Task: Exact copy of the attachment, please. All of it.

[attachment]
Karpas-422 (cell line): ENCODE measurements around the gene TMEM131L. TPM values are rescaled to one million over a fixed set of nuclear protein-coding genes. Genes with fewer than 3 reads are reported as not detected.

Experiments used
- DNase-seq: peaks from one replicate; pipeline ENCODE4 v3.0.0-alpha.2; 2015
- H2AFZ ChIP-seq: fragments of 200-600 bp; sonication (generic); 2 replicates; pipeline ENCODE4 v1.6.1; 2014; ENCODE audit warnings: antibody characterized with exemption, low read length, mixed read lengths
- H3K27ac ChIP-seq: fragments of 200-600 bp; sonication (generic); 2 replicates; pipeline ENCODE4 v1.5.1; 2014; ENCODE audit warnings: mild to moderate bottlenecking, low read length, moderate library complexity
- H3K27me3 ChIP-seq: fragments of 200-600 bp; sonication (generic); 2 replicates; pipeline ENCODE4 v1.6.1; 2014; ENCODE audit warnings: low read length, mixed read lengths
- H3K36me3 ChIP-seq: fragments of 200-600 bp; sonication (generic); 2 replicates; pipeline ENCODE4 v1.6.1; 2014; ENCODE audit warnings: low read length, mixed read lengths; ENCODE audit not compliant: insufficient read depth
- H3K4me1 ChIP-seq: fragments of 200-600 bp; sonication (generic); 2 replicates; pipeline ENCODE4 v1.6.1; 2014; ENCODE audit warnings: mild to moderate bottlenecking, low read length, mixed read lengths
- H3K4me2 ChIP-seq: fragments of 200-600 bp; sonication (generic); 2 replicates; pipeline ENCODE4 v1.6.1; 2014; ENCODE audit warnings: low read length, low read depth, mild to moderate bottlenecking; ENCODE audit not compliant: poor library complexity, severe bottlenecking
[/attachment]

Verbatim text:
Karpas-422 (cell line): ENCODE measurements around the gene TMEM131L. TPM values are rescaled to one million over a fixed set of nuclear protein-coding genes. Genes with fewer than 3 reads are reported as not detected.

Experiments used
- DNase-seq: peaks from one replicate; pipeline ENCODE4 v3.0.0-alpha.2; 2015
- H2AFZ ChIP-seq: fragments of 200-600 bp; sonication (generic); 2 replicates; pipeline ENCODE4 v1.6.1; 2014; ENCODE audit warnings: antibody characterized with exemption, low read length, mixed read lengths
- H3K27ac ChIP-seq: fragments of 200-600 bp; sonication (generic); 2 replicates; pipeline ENCODE4 v1.5.1; 2014; ENCODE audit warnings: mild to moderate bottlenecking, low read length, moderate library complexity
- H3K27me3 ChIP-seq: fragments of 200-600 bp; sonication (generic); 2 replicates; pipeline ENCODE4 v1.6.1; 2014; ENCODE audit warnings: low read length, mixed read lengths
- H3K36me3 ChIP-seq: fragments of 200-600 bp; sonication (generic); 2 replicates; pipeline ENCODE4 v1.6.1; 2014; ENCODE audit warnings: low read length, mixed read lengths; ENCODE audit not compliant: insufficient read depth
- H3K4me1 ChIP-seq: fragments of 200-600 bp; sonication (generic); 2 replicates; pipeline ENCODE4 v1.6.1; 2014; ENCODE audit warnings: mild to moderate bottlenecking, low read length, mixed read lengths
- H3K4me2 ChIP-seq: fragments of 200-600 bp; sonication (generic); 2 replicates; pipeline ENCODE4 v1.6.1; 2014; ENCODE audit warnings: low read length, low read depth, mild to moderate bottlenecking; ENCODE audit not compliant: poor library complexity, severe bottlenecking